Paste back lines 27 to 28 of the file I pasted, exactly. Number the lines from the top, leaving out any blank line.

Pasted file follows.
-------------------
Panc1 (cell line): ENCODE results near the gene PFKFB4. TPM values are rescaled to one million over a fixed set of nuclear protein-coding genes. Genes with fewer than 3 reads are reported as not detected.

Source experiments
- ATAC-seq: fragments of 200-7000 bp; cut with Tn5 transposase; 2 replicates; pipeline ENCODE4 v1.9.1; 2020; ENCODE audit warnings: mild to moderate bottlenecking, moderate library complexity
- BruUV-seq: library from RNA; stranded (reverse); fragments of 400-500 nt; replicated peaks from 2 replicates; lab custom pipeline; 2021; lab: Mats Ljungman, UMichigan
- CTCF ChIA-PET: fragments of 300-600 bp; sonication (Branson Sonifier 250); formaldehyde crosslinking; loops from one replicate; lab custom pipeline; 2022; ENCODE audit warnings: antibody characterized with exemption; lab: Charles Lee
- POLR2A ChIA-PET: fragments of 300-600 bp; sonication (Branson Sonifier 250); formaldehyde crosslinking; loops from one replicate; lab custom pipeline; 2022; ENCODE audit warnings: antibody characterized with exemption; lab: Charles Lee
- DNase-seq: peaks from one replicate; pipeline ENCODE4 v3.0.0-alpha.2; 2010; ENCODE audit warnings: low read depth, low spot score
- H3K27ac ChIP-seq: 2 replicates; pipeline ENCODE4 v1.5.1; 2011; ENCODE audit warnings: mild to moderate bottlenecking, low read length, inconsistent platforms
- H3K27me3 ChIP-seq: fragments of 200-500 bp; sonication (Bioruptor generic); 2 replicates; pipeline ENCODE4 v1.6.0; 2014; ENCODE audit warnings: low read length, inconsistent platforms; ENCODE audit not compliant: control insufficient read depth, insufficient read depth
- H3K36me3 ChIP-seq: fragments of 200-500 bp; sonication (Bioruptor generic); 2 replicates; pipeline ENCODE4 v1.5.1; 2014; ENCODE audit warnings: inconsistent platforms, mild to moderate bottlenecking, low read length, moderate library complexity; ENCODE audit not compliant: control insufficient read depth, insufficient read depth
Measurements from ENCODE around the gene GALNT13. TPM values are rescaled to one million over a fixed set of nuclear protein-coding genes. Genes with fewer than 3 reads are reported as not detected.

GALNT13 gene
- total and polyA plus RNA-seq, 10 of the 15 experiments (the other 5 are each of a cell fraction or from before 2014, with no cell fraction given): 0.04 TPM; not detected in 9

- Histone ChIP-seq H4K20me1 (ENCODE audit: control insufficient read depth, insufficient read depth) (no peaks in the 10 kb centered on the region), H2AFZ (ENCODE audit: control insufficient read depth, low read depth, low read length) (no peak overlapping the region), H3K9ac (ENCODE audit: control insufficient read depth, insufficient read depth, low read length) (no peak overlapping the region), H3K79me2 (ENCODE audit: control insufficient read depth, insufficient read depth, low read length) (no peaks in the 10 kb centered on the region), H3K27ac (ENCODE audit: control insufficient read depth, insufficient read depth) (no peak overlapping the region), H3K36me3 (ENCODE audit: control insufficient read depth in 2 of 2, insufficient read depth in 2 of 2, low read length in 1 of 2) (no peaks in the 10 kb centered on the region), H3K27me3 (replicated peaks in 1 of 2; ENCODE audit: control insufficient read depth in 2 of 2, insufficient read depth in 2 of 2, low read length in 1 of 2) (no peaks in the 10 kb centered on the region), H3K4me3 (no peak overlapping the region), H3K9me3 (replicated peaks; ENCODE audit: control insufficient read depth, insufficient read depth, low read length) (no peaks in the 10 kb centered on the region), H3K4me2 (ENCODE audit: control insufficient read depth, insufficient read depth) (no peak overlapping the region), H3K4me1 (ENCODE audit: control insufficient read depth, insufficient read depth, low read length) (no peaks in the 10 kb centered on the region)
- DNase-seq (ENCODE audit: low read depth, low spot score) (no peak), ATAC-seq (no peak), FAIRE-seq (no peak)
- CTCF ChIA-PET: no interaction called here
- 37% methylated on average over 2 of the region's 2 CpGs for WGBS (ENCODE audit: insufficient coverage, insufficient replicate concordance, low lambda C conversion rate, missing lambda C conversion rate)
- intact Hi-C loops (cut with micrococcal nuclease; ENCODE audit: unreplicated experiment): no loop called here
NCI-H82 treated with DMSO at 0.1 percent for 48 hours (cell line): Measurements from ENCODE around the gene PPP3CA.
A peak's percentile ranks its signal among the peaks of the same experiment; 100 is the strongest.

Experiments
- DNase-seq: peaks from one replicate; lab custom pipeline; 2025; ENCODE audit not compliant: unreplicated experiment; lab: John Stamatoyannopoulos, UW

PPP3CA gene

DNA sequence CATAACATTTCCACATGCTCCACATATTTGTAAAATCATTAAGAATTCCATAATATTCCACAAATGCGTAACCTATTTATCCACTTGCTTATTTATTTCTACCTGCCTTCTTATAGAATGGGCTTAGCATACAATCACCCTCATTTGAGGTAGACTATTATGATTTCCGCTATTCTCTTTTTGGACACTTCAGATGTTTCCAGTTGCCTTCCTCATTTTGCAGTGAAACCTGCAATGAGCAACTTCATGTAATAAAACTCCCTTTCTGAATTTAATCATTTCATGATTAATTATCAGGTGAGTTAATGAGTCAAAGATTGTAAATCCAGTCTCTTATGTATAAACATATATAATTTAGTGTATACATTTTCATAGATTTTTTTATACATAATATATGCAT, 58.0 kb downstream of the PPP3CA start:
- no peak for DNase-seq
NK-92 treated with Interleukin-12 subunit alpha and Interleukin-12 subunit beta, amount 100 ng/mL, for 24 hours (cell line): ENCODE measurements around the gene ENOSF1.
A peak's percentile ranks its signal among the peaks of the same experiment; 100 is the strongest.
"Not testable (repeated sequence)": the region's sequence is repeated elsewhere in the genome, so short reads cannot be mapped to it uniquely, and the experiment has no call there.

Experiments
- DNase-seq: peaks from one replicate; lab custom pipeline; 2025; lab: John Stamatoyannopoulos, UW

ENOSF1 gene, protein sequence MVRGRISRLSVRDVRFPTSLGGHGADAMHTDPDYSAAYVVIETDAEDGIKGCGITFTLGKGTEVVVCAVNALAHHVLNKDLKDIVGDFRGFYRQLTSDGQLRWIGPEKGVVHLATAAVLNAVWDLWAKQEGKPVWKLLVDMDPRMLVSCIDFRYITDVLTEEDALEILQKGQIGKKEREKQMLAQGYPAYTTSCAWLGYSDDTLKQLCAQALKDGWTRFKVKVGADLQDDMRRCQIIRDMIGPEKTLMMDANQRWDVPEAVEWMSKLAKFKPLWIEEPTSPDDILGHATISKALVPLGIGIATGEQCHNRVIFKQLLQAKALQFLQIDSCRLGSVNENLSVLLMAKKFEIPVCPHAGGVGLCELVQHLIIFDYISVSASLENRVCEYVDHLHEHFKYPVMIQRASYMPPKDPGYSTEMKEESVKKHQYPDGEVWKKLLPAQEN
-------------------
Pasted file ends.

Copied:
A peak's percentile ranks its signal among the peaks of the same experiment; 100 is the strongest.
"Not testable (repeated sequence)": the region's sequence is repeated elsewhere in the genome, so short reads cannot be mapped to it uniquely, and the experiment has no call there.